Unlicensed lasers link LEO microsatellites in real-time
Sony Group Announced that it has created a new company to build laser-powered satellites. Sony Space Communications (SSC) Corporation, headquartered in San Mateo, California, Sony’s newly acquired, wholly owned subsidiary. Don’t worry, the SSC is not building a weapon platform in space: they are using optical lasers instead of low earth orbit (LEO) satellites to address the problems of intermittent radio frequency (RF) communication interruptions and power consumption. Radio
The goal, Sony said, is to enable real-time communication in space from the group. There is another practical advantage: Optical communication is not as licensed as RF communication.
Kiyohei Yawamoto, president of Sony Space Communications Corporation, outlined the challenges in a statement.
“Low Earth Orbit (LEO) satellites need to communicate with the ground, so real-time communication requires a large number of communication facilities, which is problematic because these satellites must pass directly over a ground station to communicate with it. In addition, the frequency for radio waves. The need for licensing and the low power consumption of communication equipment such as micro-satellites, such as micro-satellites, should also be addressed, “said Yawamoto.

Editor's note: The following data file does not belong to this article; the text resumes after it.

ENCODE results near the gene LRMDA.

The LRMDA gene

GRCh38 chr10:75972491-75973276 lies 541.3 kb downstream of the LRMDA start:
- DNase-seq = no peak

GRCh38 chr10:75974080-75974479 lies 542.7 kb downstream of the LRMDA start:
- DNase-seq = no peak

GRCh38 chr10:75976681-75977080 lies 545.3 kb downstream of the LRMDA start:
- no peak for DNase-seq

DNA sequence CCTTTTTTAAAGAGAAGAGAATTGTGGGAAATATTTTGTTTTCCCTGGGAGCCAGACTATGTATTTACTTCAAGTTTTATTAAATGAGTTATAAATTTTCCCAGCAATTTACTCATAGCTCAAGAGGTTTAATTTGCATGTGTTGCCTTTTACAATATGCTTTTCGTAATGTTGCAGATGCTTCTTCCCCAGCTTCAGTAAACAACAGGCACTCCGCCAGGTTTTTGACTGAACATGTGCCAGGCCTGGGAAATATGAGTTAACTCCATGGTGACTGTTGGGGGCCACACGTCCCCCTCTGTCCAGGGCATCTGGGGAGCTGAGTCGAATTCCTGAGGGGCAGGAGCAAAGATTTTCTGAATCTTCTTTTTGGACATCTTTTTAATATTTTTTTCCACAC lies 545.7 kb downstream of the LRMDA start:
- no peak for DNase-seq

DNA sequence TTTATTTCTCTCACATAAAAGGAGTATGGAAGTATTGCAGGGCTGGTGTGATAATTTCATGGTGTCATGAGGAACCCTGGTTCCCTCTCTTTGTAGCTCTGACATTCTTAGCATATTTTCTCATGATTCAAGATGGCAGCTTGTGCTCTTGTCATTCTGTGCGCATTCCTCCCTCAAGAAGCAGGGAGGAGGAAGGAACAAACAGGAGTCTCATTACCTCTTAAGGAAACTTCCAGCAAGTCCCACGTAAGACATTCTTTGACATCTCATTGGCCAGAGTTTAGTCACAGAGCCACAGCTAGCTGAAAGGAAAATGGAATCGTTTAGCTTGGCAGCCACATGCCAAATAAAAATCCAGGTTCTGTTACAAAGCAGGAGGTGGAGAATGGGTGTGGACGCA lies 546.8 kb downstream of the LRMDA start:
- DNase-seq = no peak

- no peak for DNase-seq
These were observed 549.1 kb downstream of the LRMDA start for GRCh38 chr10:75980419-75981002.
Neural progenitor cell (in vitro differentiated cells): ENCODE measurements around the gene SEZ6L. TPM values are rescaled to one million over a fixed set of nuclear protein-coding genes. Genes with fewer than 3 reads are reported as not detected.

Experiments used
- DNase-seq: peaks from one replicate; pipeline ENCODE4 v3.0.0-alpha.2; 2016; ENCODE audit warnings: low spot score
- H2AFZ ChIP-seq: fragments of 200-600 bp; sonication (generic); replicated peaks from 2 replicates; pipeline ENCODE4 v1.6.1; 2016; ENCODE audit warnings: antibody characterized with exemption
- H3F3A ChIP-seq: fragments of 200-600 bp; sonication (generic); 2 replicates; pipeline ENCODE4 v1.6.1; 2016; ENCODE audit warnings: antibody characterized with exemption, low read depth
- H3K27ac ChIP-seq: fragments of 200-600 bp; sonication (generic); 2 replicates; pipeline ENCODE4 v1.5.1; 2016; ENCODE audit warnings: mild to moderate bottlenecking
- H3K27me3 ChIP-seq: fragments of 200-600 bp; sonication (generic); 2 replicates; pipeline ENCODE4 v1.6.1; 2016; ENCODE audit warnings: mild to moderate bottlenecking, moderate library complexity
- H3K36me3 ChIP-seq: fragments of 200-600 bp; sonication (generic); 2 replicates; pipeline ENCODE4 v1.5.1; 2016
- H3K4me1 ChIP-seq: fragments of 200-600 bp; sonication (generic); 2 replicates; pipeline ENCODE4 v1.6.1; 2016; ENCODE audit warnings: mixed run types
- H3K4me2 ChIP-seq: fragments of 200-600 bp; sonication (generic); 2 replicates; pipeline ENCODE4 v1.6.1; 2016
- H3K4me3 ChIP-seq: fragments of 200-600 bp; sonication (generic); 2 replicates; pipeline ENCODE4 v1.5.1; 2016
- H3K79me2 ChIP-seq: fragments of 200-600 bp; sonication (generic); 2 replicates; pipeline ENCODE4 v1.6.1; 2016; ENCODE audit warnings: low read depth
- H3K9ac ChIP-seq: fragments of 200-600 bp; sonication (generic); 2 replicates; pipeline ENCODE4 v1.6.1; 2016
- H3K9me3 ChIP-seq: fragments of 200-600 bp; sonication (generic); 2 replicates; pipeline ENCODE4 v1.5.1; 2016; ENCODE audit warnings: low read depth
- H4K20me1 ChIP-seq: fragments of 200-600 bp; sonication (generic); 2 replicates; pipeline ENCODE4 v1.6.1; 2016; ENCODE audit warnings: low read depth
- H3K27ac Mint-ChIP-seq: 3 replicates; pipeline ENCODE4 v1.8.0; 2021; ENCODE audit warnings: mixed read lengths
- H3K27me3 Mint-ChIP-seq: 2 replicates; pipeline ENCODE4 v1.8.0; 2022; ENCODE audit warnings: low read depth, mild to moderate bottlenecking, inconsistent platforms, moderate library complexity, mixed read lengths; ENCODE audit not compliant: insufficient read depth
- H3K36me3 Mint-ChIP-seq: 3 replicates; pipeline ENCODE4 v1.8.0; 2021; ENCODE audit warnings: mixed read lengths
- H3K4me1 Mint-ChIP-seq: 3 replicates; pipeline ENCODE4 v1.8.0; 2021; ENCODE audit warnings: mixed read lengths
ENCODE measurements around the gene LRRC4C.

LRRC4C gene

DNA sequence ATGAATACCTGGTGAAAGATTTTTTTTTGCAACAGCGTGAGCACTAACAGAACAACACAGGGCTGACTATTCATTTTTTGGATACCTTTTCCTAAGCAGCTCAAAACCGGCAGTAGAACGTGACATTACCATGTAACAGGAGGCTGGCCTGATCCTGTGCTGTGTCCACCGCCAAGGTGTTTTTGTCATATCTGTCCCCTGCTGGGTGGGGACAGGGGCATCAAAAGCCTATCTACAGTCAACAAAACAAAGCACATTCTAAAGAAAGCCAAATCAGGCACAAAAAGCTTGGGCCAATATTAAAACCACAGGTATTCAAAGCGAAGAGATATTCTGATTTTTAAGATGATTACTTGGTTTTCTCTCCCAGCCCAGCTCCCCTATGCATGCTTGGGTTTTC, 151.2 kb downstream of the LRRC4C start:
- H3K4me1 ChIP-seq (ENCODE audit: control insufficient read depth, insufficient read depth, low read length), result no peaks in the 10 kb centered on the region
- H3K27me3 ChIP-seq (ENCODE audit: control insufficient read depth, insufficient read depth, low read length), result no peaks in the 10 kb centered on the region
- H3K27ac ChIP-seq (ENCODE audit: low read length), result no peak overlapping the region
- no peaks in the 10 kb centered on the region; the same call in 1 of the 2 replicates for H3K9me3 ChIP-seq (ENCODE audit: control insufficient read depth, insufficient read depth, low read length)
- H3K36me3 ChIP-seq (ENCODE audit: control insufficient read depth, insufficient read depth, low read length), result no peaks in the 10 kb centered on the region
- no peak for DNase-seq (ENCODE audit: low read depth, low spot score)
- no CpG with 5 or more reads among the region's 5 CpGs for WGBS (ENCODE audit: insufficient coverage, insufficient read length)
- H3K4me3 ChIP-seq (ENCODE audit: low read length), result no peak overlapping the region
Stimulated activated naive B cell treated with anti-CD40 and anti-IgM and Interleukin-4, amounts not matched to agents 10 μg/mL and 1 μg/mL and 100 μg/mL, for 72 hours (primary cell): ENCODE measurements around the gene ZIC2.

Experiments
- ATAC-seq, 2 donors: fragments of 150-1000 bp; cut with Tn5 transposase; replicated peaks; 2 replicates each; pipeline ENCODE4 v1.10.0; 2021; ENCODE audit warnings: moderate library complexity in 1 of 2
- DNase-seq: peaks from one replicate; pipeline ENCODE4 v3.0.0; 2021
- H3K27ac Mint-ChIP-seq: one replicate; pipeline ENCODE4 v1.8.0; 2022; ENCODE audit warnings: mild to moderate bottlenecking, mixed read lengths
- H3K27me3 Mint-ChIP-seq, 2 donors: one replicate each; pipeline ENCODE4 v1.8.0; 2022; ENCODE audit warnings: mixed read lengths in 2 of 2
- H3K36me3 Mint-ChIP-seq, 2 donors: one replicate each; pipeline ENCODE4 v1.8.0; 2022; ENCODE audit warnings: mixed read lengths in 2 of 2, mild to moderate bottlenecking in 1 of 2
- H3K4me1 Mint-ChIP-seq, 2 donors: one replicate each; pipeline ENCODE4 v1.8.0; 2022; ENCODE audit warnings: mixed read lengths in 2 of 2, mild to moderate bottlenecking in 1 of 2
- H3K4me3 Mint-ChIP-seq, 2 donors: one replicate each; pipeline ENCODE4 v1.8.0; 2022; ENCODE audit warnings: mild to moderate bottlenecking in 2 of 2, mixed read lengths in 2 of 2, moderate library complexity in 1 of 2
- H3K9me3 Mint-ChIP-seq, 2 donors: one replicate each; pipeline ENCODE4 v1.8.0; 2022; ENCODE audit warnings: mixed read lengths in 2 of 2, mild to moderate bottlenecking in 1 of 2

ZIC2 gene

To combat this, SSC’s strategy is to develop optical communications equipment to assist microsatellites parked in low Earth orbit.
“Using optical communication, SSC aims to realize high-speed communication with small devices, which is physically difficult to achieve through conventional radio communication because conventional communication requires large antennas and high power output,” Sony explained.
Sony has no timeline when it plans to offer new products or specifically its customers, but Sony says the technology is proven. Sony has tested the technology using Kibo, an experimental module installed on the International Space Station (ISS). Sony has successfully tested small optical links for the International Space Station (SOLISS) in 2020.
Sony’s campaign is a breakthrough for the growing non-terrestrial network (NTN) market. NTN players are jockeying for the convenience of banking, early movers on the future growth of 5G. 5G support for NTN makes it possible to build networks using high-altitude platforms (HAPS) and LEO satellite arrays. Several companies are developing solutions and testing technologies designed to support HAPS and LEO 5G networks.
NTN’s commitment is to provide 5G bandwidth and services in geographic areas where terrestrial cellular network infrastructure is impractical – open oceans, for example, populated rural areas or remote locations far from developed infrastructure.